“Knowledge is between heads.”
Karl Weick, Ph.D.
Organizational learning is partially accomplished (about 20%) in formal education & training settings (classroom, simulators, drills and exercises). We provide those and show how to design and create them. However, the majority of our learning happens during normal work or community activities where people informally connect and communicate with each other.
People sharing ideas and knowledge describes the relational reality of our lives. We experience more than the movement of messages from one brain to another. Communication is a process of mutually molding meaning – sensemaking in continuous coordination. Leading skillful participation that generates successful dialogue is crucial to rapid learning in organizations. We invite people into the process of creating knowledge together in dialogue, rather than only delivering pre-formed knowledge content. People respond well to this new approach.
The “New View,” Also Known As “Safety Differently” Principles
- Safety is not defined by the absence of accidents, but by the presence of capacity.
- Workers aren’t the problem, workers are the problem solvers.
- We don’t constrain workers in order to create safety, we ask workers what they need to do work safely, reliably, and productively.
- Safety doesn’t prevent bad things from happening, safety ensures good things happen while workers do work in complex and adaptive work environments. (Conklin, 2019)
The “New View” Approach of Relational Leading
People understand the difference between knowing that and knowing how, between description and action. “Relational leaders are open to the present moment and to future possibilities, They engage in questioning, provoking, answering, agreeing, objecting dialogue rather than dialogue that finalizes, materializes, explains, and kills casually, that drowns out another’s voice” (Cunliffe & Eriksen, 2011). Not all ways to ask a question invite cooperation. We must develop the skills to move creatively in the unfolding process of participating in dialogue.
We focus, for example, on the challenges of creating organizational culture, leading teams, handling change, reducing conflict, grappling with emotions, stimulating creativity, combating organizational apathy, and coaching people. These challenges all require sensitive, flexible, reflective and creative moments in dialogue.
The “New View” enables relationships with conditions likely to encourage these creative moments of effective dialogue. Instead of acting as though people are a problem to control, people begin to interact as though other people have solutions we really want to harness. Many of us have been immersed in conditions that need to be reversed! We need to stop doing some ineffective, even destructive things based upon a faulty premise, and begin doing things differently in the ways we fundamentally think, talk, and act. We show you what to change, why and how. Our ideas about what we often call ‘human error’ is a good example to start with.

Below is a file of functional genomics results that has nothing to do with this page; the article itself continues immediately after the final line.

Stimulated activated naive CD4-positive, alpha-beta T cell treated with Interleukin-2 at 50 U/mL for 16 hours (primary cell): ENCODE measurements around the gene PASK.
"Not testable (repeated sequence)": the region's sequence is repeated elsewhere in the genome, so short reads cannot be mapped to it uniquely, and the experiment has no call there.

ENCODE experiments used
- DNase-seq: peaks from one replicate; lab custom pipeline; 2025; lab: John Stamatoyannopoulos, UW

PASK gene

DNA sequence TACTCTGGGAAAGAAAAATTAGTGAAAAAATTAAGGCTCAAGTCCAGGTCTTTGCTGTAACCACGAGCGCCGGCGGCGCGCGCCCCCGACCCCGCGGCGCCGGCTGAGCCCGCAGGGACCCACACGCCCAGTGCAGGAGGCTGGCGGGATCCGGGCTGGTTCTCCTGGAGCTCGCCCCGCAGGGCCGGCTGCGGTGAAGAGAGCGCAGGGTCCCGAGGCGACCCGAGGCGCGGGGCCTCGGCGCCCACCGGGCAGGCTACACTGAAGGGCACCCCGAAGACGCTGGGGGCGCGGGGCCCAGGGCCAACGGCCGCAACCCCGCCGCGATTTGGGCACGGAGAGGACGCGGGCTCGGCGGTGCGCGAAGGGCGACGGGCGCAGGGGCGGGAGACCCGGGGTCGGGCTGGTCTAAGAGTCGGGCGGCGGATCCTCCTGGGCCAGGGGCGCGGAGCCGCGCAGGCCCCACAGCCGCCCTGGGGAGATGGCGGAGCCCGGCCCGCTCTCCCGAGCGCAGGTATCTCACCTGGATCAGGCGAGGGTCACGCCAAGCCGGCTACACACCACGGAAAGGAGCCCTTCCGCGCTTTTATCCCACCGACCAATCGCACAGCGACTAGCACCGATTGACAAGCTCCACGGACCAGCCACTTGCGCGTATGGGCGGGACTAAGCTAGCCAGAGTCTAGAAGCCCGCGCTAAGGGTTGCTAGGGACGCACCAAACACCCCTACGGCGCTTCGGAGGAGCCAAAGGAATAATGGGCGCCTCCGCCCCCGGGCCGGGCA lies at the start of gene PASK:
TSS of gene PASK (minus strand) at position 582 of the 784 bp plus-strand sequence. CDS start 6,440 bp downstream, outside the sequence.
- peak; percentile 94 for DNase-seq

Creating Effective Feedback Loops
Closing the “learning loop” has often been a struggle for trainers and organizations that invest in training, education, lessons learned and knowledge management systems. People attend seminars and workshops but then go back to the “real world” and quickly lose the training investment, often before they ever try to use the new knowledge. Lessons learned are actually ‘lessons available.’ Without a follow through system, we usually don’t know if anything really changes.
Real and deep understanding only comes from the use of knowledge. Repetition and dialogue with coworkers will anchor new learning in their world. This continuing activity also creates feedback in the form of new questions and contribution of their stories. This feedback loop provides for a deepening of the learning and ultimately improves education & training! Learners want to take ownership in a regenerative adult learning experience. They feel appreciated, connectively engaged and valued.
Conklin, T. E. (2019). The 5 principles of human performance: A contemporary update of the building blocks of human performance for the new view of safety, PreAccident Media,Santa Fe, New Mexico.
Cooperrider, D. L. and Whitney, D. (2005). Appreciative inquiry: A positive revolution in change. San Francisco: Berrett-Koehler Publishers.
Cunliffe, A., & M. Eriksen (2011). Relational Leadership. Human Relations 2011, 64: 14-25
Dekker, S. W. A. (2015). Safety differently: Human factors for a new era, Second edition, CRC Press, Boca Raton, Florida
Dekker, S. W. A. (2011). Drift into failure: From hunting broken components to understanding complex systems, Ashgate Publishing Company, Burlington, Vermont
Dekker, S. W. A. (2006). The field guide to understanding human error, Ashgate Publishing Company, Burlington, Vermont
Gergen, K. J. (2009). An invitation to social construction. (2nd ed.). London: Sage
Herstead, L. and Gergen, K. J. (2013). Relational leading: Practices for dialogically based collaboration. Chagrin Falls, OH: Taos Institute Publications
Schein, E. H. (1993). On dialogue, culture, and organizational learning. Organizational Dynamics, 22,27-37.
Weik, K. E. (1995). Sensemaking in organizations. Thousand Oaks, CA: Sage